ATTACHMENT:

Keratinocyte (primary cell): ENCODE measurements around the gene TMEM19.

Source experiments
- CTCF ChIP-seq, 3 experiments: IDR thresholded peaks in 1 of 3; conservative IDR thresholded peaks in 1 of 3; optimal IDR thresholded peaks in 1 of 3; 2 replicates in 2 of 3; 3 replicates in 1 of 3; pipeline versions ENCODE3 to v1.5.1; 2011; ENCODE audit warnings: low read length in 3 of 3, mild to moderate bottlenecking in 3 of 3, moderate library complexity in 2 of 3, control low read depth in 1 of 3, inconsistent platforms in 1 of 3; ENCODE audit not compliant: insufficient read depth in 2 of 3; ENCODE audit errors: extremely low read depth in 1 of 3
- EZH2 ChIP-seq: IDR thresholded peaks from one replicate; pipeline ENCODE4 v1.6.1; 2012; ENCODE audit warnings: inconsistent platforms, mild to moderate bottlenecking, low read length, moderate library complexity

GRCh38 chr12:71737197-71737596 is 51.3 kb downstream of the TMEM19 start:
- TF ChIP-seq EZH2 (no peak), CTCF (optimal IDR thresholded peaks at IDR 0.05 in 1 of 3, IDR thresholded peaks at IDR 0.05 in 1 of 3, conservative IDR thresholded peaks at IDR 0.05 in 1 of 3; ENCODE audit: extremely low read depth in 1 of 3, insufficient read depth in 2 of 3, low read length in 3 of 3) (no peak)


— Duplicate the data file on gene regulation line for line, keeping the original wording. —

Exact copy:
Keratinocyte (primary cell): ENCODE measurements around the gene TMEM19.

Source experiments
- CTCF ChIP-seq, 3 experiments: IDR thresholded peaks in 1 of 3; conservative IDR thresholded peaks in 1 of 3; optimal IDR thresholded peaks in 1 of 3; 2 replicates in 2 of 3; 3 replicates in 1 of 3; pipeline versions ENCODE3 to v1.5.1; 2011; ENCODE audit warnings: low read length in 3 of 3, mild to moderate bottlenecking in 3 of 3, moderate library complexity in 2 of 3, control low read depth in 1 of 3, inconsistent platforms in 1 of 3; ENCODE audit not compliant: insufficient read depth in 2 of 3; ENCODE audit errors: extremely low read depth in 1 of 3
- EZH2 ChIP-seq: IDR thresholded peaks from one replicate; pipeline ENCODE4 v1.6.1; 2012; ENCODE audit warnings: inconsistent platforms, mild to moderate bottlenecking, low read length, moderate library complexity

GRCh38 chr12:71737197-71737596 is 51.3 kb downstream of the TMEM19 start:
- TF ChIP-seq EZH2 (no peak), CTCF (optimal IDR thresholded peaks at IDR 0.05 in 1 of 3, IDR thresholded peaks at IDR 0.05 in 1 of 3, conservative IDR thresholded peaks at IDR 0.05 in 1 of 3; ENCODE audit: extremely low read depth in 1 of 3, insufficient read depth in 2 of 3, low read length in 3 of 3) (no peak)